Trustor’s Intent is Paramount
All states require that a Will or a Codicil to a Will be in writing and witnessed (unless the Will is a holographic Will, which means it is entirely in the handwriting of the Testator (creator of the Will)). Florida additionally requires that all testamentary directives in Wills and Trusts be in writing and witnessed. Florida Statutes Section 736.0405(2)(b). Most states do not require that a trust or an amendment to a trust be witnessed. However, because a trust is contractual in nature, it is good practice to have the signature of the Trustor (the Grantor or creator of the trust) acknowledged by a notary public. One last note – it is not necessary to register or record your trust anywhere, although some states require a copy of the trust be recorded if the Trustor is transferring the ownership of real estate to the trust.
Getting back to the Florida Statute, a Trustor created a revocable living trust in Florida. This was likely done for ease of administration, to avoid probate upon her death, and assure that her testamentary wishes were carried out. The terms of the trust included a provision requiring the trustee “to pay such sums from principal as [the Trustor] may direct at any time.” The trust named a corporate trustee and her son as co-trustees.
For seven years prior to her death she had instructed the corporate co-trustee to pay the private school and college education expenses of her cousin’s grandson, Hunter. Shortly before her death, she sent a note to the co-trustees advising them as follows:
As you know, I have agreed to pay Hunter’s college education at Yale, as I have for the last two years. Thank you for your assistance with the logistics. He will be beginning his junior year in September 2010 and his senior year in 2011. Please make arrangements so that his costs will be paid for those two years as well. The cost for his junior year is forty-nine thousand eight hundred dollars, which you will see when the school sends the documentation in the next month or so. Thank you for taking care of this on my behalf.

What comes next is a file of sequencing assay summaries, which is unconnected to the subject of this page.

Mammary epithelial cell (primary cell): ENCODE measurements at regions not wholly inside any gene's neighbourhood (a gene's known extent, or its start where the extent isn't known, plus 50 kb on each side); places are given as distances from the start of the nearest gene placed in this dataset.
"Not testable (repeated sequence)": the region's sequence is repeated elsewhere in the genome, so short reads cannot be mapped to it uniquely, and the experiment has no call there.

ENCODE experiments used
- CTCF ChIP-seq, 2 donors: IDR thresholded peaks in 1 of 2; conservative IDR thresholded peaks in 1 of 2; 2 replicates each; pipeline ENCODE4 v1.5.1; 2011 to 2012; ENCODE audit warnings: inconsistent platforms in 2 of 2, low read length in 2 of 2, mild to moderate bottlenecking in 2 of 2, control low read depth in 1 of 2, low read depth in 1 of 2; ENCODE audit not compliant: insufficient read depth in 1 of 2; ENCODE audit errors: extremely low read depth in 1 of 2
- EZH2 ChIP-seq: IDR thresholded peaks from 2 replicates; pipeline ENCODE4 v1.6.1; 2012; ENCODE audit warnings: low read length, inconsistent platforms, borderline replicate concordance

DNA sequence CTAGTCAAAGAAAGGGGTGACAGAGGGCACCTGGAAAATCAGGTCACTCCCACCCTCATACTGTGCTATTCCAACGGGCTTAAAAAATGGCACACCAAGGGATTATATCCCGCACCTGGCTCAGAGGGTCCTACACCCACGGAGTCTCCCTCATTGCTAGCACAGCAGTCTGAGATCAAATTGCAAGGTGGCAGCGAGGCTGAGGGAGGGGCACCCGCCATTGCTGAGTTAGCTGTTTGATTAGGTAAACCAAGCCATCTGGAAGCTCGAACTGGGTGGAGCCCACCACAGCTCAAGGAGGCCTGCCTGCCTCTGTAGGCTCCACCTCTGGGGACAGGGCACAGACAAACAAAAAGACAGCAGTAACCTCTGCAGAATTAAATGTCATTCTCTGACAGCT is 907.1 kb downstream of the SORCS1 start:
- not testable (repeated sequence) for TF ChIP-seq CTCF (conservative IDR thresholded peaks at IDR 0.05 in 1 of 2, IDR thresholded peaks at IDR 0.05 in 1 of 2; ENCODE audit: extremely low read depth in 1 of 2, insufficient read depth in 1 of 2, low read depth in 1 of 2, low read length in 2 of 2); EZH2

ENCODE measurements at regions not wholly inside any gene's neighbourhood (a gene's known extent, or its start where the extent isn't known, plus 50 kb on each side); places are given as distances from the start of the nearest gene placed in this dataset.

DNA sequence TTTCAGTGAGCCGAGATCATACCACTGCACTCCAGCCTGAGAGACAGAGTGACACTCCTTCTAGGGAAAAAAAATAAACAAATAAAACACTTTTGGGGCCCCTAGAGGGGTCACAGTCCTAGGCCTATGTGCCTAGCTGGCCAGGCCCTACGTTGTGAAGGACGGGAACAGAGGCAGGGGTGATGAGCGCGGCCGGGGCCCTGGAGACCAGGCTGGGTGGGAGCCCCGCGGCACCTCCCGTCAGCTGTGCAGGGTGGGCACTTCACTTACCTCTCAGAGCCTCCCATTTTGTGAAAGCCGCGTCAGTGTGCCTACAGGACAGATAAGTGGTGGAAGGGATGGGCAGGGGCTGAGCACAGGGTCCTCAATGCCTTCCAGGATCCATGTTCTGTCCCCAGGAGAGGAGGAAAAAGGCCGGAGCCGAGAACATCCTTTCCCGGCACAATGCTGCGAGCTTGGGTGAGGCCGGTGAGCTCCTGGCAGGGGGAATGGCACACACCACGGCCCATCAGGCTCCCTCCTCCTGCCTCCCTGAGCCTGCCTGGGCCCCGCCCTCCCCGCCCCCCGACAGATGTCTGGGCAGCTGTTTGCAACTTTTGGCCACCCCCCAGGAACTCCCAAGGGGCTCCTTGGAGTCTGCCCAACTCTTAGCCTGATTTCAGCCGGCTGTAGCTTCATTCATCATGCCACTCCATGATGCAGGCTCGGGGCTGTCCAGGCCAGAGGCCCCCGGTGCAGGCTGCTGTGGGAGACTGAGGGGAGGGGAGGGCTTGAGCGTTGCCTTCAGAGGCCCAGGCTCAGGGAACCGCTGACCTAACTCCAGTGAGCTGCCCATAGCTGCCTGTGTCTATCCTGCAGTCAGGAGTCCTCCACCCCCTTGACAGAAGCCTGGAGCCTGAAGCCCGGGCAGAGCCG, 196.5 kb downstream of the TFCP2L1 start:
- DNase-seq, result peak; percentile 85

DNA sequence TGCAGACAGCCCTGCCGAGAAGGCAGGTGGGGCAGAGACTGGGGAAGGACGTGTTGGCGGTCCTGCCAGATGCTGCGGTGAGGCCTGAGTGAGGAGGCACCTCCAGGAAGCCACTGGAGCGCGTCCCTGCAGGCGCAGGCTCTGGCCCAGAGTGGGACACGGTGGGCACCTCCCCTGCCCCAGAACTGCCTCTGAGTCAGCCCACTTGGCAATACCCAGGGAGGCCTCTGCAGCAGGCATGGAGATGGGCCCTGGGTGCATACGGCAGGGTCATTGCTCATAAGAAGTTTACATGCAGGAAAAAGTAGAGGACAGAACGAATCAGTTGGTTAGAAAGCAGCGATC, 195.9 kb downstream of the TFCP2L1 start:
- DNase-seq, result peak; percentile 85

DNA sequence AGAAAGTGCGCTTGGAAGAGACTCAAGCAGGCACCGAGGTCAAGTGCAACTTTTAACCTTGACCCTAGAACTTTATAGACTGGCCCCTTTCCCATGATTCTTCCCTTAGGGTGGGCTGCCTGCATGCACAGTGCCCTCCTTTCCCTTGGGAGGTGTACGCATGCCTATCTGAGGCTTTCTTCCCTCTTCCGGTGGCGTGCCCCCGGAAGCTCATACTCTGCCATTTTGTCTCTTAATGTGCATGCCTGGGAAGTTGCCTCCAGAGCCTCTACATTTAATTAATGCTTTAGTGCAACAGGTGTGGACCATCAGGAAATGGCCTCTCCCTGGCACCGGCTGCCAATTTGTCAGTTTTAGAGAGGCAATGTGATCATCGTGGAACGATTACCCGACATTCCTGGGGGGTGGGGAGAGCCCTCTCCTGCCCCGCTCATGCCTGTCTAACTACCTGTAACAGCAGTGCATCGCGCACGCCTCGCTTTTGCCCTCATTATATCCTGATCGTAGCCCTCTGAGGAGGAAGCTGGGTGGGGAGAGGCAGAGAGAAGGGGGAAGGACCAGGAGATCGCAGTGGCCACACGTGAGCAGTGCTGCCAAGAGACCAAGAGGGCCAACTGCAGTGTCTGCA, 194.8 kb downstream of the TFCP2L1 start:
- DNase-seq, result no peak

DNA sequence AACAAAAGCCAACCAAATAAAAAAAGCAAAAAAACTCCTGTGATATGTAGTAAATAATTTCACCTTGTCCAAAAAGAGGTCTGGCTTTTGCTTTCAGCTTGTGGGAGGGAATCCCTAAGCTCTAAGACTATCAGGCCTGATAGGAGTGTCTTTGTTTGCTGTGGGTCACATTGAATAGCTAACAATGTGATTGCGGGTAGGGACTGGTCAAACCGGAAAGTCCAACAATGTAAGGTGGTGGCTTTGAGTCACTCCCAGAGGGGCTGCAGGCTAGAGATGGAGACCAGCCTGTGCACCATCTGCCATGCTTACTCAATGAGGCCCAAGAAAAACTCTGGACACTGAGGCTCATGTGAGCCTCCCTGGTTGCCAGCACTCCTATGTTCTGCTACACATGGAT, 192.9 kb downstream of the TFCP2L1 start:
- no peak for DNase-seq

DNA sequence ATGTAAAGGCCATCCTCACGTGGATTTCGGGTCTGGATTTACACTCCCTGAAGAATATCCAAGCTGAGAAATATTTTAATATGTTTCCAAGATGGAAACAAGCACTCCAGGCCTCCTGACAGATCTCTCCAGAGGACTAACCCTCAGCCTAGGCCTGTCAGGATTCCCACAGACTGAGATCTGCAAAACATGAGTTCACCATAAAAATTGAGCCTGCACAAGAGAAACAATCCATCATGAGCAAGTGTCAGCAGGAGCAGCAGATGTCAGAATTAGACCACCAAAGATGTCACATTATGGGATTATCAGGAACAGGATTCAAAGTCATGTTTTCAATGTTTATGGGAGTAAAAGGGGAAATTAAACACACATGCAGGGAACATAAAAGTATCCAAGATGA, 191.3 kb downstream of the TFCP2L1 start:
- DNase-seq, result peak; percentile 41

The note did not qualify as an amendment to her trust, because it was not witnessed, as required by the Florida statute. The Trustor died shortly after sending the note. The corporate successor co-trustee paid for the next semester tuition, but refused to make any further payments.
The grandson sued for breach of oral and written contracts, promissory estoppel, and breach of trust. The co-trustees raised the defenses of statute of frauds and an interpretation of the trust which nullified the note upon the Trustor’s death.
The trial court ruled in the grandson’s favor with regard to the breach of oral contract claim and the breach of trust claim and reserved jurisdiction to consider future damages relating to graduate school tuition. The court also required the co-trustees to disgorge all the funds they removed from the trust to pay for their respective legal expenses. The court specifically held the co-trustees specifically breached their duties as co-trustees by violating Florida Statute Sections 736.0801 (duty to administer the trust in good faith, in accordance with its terms and purposes and the interests of the beneficiaries), 736.0804 (duty to act impartially as among the trust beneficiaries), and 736.0804 (duty to prudently administer the trust by considering the purposes, terms, distribution requirements, and other circumstances of the trust).
The co-trustees appealed the trial court’s decision to the Florida Court of Appeals, Third District. The Court of Appeals upheld the trial court’s ruling in Kritchman v. Wolk, Nos. 3D12-2977 and 3D12-2457 (October 1, 2014). In doing so, the Appellate Court relied heavily on the provision in the trust which stated the co-trustees shall pay the sums that the Trustor directs at any time.
There are many lessons that can be learned from this case. First, the expression of wishes to be carried out after death should be in writing. Second, if you want to avoid the litigation that occurred in this case, make sure that the writing meets your state’s requirements for disposition of property through a Will or trust. Third, the Trustor likely could have avoided this litigation had she consulted with a knowledgeable estate planning attorney. Fourth, trustees should pay close attention to the intent of the Trustor, as expressed in the trust and elsewhere, as it is the paramount duty of a Trustee under the law of every state to carry out the Trustor’s intent to the best of the Trustee’s ability to do so. Finally, trustees who breach their duty, even if allegedly in good faith, can suffer consequences such as the disgorgement of legal fees as affirmed by the Court of Appeals in the case.
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